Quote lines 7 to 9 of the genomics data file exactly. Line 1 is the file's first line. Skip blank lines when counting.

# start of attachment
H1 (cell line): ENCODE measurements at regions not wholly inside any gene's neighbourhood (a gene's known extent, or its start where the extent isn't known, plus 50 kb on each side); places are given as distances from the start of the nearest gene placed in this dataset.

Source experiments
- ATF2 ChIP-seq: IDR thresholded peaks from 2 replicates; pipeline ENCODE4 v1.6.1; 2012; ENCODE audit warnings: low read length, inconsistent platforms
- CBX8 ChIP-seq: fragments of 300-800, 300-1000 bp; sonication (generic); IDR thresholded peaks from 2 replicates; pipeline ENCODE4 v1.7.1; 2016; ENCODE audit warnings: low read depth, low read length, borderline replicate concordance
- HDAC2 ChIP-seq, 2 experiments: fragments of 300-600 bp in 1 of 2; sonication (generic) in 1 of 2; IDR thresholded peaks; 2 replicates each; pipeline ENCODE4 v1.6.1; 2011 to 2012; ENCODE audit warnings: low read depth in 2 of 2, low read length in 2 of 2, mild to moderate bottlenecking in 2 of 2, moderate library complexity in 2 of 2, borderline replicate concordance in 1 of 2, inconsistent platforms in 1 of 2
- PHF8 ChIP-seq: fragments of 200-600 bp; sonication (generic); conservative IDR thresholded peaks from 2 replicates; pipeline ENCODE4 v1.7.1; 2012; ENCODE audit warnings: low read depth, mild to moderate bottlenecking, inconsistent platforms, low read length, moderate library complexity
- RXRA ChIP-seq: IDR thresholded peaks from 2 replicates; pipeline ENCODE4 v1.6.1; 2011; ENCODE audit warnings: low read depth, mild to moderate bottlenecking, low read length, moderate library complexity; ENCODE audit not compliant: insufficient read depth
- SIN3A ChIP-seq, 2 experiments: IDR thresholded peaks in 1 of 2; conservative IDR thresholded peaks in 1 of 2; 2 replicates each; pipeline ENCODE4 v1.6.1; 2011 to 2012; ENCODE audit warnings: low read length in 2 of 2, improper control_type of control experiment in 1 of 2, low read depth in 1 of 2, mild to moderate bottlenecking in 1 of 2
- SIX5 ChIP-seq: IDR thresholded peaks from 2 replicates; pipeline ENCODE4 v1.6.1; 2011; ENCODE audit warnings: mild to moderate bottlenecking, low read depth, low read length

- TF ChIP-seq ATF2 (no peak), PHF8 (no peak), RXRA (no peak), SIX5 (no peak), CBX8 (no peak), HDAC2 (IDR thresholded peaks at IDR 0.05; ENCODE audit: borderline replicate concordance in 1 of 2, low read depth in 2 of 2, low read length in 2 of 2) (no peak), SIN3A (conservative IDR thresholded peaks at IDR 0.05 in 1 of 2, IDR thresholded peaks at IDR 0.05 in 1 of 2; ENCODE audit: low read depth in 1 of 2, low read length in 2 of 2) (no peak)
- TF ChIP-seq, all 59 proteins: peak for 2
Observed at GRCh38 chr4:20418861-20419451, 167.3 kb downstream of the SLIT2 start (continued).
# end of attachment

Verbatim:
- RXRA ChIP-seq: IDR thresholded peaks from 2 replicates; pipeline ENCODE4 v1.6.1; 2011; ENCODE audit warnings: low read depth, mild to moderate bottlenecking, low read length, moderate library complexity; ENCODE audit not compliant: insufficient read depth
- SIN3A ChIP-seq, 2 experiments: IDR thresholded peaks in 1 of 2; conservative IDR thresholded peaks in 1 of 2; 2 replicates each; pipeline ENCODE4 v1.6.1; 2011 to 2012; ENCODE audit warnings: low read length in 2 of 2, improper control_type of control experiment in 1 of 2, low read depth in 1 of 2, mild to moderate bottlenecking in 1 of 2
- SIX5 ChIP-seq: IDR thresholded peaks from 2 replicates; pipeline ENCODE4 v1.6.1; 2011; ENCODE audit warnings: mild to moderate bottlenecking, low read depth, low read length